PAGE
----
Statin after ischemic stroke does not raise ICH risk

Megan Brooks

September 13, 2011

Chicago, IL - New research does not support an association between statin use and intracerebral hemorrhage (ICH) in patients with prior ischemic stroke, as was suggested in two recent post hoc analyses of clinical trials [1].

Currently, more than 80% of patients with ischemic stroke leave the hospital with a statin prescription, Dr Daniel G Hackam (University of Western Ontario, London) and colleagues note.

In a large retrospective study, they found no evidence that these patients are at higher risk for ICH than patients who do not receive statins.

"Physicians should continue to adhere to current treatment guidelines recommending statin therapy for most patients with a history of ischemic stroke," they conclude.

Their work is published online September 12, 2011 in the Archives of Neurology.

ICH rate slightly lower with statin

Using six Canadian healthcare databases, the researchers identified 17 872 patients who were admitted to Ontario hospitals for acute ischemic stroke between July 1994 and March 2008. Half received statins at discharge and half did not. The mean age of subjects was 78 years, and 53% were women.

During a median follow-up of 4.2 years, 213 episodes of ICH occurred. In the primary analysis comparing statin users with nonusers, there was no association between statin therapy and ICH (hazard ratio 0.87; 95% CI 0.65-1.17).

The rate of ICH was actually slightly lower in the statin users, at 2.94 vs 3.71 episodes per 1000 patient-years, respectively, but the difference was not statistically significant, the investigators note.

"This lack of harmful association," they point out, "was consistent regardless of analytic technique (propensity-based matching or multivariable adjustment in the parent cohort), maintained across subgroup analyses, and irrespective of statin dosing." There was also no evidence that statin users were healthier or received more healthcare than nonusers.

There was no between-group difference in the breakdown by stroke type, whether ischemic or hemorrhagic. Strokes were hemorrhagic in roughly 10% of patients in both groups.

The statin-ICH controversy

Patients with stroke or transient ischemic attack (TIA) are at increased risk for recurrent events. Clinical practice guidelines currently recommend statin therapy for most patients with a history of ischemic cerebrovascular events.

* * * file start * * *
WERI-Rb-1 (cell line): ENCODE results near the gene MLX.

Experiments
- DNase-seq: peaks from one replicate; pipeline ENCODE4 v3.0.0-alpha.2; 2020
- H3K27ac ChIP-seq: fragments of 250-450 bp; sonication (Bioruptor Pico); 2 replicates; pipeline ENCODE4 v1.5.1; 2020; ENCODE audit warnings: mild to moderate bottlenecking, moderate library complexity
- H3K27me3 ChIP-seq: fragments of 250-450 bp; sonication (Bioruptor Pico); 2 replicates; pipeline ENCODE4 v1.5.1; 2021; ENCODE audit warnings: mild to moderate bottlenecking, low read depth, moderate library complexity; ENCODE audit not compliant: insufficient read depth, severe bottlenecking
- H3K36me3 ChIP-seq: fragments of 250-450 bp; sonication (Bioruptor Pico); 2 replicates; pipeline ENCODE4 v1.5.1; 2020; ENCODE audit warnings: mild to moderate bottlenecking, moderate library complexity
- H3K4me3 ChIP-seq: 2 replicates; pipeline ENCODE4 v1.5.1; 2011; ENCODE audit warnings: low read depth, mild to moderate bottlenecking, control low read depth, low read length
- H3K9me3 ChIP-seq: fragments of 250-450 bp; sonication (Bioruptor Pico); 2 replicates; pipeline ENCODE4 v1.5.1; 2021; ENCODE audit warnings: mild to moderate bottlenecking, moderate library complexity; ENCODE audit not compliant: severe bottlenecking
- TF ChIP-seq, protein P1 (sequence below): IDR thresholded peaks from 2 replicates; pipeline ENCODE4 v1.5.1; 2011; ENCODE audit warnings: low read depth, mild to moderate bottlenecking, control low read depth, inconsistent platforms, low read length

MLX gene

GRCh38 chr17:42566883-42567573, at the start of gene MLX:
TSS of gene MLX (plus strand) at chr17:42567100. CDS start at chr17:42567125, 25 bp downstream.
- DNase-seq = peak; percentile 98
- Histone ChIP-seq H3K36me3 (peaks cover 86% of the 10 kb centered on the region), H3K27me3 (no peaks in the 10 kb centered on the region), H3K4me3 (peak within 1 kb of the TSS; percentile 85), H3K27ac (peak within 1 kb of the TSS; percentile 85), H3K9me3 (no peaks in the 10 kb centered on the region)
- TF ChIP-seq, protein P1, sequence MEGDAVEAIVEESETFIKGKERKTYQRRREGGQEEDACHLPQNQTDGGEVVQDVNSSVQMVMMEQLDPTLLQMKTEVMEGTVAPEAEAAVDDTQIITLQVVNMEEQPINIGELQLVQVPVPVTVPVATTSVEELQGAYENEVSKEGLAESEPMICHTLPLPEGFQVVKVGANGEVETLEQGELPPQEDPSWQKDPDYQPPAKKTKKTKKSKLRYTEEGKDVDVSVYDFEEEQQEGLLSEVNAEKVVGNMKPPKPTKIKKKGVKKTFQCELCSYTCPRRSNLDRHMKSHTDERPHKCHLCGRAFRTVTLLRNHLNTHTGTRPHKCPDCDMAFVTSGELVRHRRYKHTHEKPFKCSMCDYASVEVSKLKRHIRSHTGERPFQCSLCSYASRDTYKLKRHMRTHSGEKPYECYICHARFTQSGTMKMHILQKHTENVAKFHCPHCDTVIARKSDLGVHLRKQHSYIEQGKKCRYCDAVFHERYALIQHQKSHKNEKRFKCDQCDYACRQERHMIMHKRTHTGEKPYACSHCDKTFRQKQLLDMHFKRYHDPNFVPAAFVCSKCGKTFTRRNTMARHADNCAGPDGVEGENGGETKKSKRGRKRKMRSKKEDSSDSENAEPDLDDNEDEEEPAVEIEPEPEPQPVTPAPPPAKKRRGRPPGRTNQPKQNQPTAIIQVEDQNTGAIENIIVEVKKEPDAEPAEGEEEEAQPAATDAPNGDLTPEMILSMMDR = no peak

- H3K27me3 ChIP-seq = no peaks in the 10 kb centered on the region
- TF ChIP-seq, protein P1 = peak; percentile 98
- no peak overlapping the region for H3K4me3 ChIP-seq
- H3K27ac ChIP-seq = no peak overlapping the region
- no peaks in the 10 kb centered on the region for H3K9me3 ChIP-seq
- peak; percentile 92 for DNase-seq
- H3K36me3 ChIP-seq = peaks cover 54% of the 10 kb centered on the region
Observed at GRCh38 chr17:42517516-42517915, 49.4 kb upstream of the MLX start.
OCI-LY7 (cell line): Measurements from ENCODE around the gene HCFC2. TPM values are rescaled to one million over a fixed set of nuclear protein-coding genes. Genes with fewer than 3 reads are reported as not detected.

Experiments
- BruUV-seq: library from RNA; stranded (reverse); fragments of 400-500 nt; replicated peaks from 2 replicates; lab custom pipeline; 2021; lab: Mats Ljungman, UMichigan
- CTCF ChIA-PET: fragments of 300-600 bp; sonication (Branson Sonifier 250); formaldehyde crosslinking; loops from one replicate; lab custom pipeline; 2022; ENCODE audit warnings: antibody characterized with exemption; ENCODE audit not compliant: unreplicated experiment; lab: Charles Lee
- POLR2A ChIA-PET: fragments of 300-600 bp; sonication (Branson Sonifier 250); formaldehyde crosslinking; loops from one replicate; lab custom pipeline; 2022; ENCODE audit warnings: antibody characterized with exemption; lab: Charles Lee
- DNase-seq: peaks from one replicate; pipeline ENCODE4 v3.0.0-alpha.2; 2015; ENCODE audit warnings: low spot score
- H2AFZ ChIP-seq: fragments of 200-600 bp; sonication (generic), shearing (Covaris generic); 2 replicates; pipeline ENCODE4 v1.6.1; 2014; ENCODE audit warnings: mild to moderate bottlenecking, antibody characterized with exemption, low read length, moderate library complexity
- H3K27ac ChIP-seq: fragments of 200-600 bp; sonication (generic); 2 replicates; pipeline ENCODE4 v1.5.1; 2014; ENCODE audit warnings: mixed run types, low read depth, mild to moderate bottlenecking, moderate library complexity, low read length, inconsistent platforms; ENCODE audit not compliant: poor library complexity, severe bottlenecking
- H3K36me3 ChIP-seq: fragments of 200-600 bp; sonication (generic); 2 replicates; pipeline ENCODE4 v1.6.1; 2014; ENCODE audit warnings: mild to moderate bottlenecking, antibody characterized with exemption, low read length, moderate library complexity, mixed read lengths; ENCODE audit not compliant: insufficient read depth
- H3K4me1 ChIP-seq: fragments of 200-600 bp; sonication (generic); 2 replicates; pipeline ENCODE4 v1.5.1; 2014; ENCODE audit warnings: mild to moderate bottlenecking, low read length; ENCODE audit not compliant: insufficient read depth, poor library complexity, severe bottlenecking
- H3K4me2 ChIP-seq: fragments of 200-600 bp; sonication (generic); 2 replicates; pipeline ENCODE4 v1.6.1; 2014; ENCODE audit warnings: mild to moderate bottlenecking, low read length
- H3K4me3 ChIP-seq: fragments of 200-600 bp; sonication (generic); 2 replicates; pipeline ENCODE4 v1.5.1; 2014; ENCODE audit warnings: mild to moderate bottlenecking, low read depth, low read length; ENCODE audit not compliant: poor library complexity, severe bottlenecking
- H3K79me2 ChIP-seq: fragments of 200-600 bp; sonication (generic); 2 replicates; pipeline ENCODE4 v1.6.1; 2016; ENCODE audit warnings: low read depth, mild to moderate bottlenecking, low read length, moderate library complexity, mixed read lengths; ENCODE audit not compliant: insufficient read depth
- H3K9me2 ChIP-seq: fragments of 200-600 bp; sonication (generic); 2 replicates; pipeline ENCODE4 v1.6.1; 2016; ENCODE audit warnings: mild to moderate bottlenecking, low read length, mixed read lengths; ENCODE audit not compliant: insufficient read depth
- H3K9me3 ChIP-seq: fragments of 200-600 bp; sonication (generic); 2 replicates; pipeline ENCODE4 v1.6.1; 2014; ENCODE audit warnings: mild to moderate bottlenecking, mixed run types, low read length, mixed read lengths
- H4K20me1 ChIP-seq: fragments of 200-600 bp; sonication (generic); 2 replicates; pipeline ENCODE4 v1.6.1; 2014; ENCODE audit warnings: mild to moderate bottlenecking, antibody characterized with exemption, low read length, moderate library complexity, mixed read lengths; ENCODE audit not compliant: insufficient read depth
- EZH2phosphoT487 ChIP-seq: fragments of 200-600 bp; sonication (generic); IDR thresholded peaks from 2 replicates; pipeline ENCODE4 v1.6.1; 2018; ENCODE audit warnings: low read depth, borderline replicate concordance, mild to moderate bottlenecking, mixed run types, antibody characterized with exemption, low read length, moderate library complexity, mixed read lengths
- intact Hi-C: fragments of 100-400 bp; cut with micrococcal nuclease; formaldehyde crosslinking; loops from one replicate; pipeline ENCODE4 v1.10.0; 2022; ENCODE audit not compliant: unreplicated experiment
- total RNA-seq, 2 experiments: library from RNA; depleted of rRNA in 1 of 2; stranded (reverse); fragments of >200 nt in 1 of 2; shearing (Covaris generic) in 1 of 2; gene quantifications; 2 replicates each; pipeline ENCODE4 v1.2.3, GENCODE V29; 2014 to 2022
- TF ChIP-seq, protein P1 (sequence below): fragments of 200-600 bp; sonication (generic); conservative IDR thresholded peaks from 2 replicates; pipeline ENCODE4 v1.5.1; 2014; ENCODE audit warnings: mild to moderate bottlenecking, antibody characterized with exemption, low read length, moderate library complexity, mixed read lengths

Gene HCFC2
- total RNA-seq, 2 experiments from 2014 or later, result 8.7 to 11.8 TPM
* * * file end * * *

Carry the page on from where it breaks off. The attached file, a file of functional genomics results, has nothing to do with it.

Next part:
This recommendation is based largely on data from the Stroke Prevention by Aggressive Lowering of Cholesterol Levels (SPARCL) trial [2] and the Heart Protection Study (HPS) [3], which showed significant reductions in recurrent ischemic stroke with statin therapy.

However, as Hackam's team points out in their report, post hoc analyses of both trials suggested a "sizable" increase in hemorrhagic stroke related to statin therapy in patients with a history of stroke or TIA, a finding reported in two widely cited systematic reviews [4][5].

The current study provides no evidence that statin therapy following ischemic stroke raises the risk of ICH, the researchers note.

Unlike this new report, "previous studies have been much smaller and/or lumped together primary intracerebral hemorrhage (the main type of hemorrhagic stroke) with hemorrhagic transformation of ischemic stroke," Hackam commented in an interview.

"In addition, previous studies did not evaluate a diverse range of statins as used in clinical practice but rather studied very high doses of specific potent statins," he said.

In an accompanying commentary [6], Dr Philip Gorelick (University of Illinois College of Medicine, Chicago) suggests that the discrepancy may be explained, at least in part, by the differences in and the potential limitations of the respective study designs.

He also notes that in both the SPARCL trial and the HPS, analyses related to brain hemorrhage were "exploratory in nature and detailed clinical information about the etiology of brain hemorrhage (eg, subarachnoid hemorrhage and intraparenchymal hemorrhage) might be lacking."

Advice for clinicians

Until additional, high-level evidence to clarify the statin-ICH risk relationship becomes available, Gorelick recommends "careful control of modifiable risks for brain hemorrhage such as blood pressure in those who are treated with a statin."

Other statin-associated risks for ICH, such as history of ICH or use of antithrombotic therapy and possibly the presence of cerebral microbleeds, "should be carefully considered in the clinical decision-making process," he adds.

"The clinical decision to administer a statin following ICH remains a challenging one, with available evidence tilting in the direction of withholding such therapy, especially when there is a history of lobar brain hemorrhage," Gorelick writes.

In his experience, "input from patients and their family members after they have been informed about the possible bleeding risks of statin therapy as they relate to the individual patient may be useful in making the final decision for that patient."

Th e study was supported by a peer- reviewed grant-in-aid from the nonprofit medical research charity Physicians ' Services Incorporated Foundation . Hackam has no relevant disclosures. Disclosures for the coauthors are listed in the paper. Gorelick has disclosed that he has served as a consultant to A straZeneca and Pfizer.


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